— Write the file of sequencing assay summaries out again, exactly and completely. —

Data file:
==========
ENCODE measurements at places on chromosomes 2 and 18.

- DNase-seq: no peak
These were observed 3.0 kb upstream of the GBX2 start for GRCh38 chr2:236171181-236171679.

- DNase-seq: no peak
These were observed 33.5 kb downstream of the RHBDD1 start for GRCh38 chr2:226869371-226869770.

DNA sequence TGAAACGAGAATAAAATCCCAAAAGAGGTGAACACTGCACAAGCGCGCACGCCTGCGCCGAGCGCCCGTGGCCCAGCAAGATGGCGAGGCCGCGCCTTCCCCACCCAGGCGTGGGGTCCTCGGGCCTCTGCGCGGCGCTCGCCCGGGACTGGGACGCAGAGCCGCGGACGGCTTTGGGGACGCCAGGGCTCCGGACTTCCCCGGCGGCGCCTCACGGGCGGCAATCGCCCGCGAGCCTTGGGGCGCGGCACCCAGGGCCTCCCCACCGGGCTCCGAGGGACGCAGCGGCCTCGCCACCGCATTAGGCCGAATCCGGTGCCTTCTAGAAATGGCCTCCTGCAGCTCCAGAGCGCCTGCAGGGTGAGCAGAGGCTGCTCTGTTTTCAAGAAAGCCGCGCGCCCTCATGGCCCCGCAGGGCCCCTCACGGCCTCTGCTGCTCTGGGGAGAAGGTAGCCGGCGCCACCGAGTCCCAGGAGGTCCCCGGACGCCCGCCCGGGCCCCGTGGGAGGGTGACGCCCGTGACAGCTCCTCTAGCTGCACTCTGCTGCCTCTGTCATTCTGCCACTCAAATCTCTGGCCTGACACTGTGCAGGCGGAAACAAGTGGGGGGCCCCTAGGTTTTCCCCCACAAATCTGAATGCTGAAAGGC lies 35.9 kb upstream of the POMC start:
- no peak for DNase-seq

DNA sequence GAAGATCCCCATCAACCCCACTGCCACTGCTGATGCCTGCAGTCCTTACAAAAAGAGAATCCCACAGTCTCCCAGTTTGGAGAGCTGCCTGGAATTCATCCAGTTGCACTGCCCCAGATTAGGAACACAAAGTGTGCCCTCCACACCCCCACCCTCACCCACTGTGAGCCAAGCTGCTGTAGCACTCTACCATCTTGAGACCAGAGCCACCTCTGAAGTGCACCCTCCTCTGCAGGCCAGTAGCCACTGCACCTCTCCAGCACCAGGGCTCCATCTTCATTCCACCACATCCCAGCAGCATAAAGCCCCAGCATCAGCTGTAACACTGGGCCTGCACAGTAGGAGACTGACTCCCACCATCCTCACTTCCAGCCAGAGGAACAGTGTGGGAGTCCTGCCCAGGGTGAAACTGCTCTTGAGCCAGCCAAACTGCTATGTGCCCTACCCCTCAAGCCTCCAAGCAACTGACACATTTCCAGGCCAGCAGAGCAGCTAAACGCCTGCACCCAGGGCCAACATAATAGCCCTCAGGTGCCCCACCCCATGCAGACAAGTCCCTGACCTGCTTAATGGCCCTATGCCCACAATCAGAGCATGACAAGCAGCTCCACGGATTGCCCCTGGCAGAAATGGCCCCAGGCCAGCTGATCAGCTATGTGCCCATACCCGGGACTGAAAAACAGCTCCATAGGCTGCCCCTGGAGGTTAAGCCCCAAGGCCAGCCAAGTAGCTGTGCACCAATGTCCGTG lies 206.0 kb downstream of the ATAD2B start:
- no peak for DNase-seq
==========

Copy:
ENCODE measurements at places on chromosomes 2 and 18.

- DNase-seq: no peak
These were observed 3.0 kb upstream of the GBX2 start for GRCh38 chr2:236171181-236171679.

- DNase-seq: no peak
These were observed 33.5 kb downstream of the RHBDD1 start for GRCh38 chr2:226869371-226869770.

DNA sequence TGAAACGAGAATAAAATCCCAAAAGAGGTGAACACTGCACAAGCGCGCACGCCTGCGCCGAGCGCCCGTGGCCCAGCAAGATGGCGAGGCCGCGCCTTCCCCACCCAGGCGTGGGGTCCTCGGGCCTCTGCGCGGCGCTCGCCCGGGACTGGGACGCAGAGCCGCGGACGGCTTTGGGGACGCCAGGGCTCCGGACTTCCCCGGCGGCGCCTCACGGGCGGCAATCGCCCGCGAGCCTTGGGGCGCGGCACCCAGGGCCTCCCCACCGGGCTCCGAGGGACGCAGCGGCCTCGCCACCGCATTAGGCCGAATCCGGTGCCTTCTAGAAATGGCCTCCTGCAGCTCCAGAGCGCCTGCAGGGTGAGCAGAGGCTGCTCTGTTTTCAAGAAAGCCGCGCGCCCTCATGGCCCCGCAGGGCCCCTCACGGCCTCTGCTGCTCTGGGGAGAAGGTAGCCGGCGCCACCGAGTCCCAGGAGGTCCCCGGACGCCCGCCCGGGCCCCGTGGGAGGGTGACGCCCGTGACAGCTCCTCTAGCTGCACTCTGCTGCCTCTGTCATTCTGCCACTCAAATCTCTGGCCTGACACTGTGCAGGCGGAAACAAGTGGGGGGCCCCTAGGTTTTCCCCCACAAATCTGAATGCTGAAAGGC lies 35.9 kb upstream of the POMC start:
- no peak for DNase-seq

DNA sequence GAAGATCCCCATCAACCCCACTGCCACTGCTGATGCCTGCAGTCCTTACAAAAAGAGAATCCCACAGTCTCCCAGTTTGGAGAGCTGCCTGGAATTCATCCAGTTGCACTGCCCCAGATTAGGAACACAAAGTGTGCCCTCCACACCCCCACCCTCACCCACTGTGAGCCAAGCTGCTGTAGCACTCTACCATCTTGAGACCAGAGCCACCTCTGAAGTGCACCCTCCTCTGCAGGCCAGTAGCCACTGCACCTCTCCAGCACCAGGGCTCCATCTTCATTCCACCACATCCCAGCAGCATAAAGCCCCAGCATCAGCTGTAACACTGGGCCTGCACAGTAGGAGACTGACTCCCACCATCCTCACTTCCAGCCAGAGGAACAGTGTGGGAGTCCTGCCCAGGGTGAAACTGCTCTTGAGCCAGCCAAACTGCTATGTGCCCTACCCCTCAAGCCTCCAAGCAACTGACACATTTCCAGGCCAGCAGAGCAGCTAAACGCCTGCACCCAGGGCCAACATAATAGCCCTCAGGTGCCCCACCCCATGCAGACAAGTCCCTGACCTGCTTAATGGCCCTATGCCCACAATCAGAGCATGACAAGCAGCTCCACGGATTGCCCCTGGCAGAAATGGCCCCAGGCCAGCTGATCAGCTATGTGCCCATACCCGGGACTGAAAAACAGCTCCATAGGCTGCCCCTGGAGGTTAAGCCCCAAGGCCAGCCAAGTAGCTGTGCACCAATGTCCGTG lies 206.0 kb downstream of the ATAD2B start:
- no peak for DNase-seq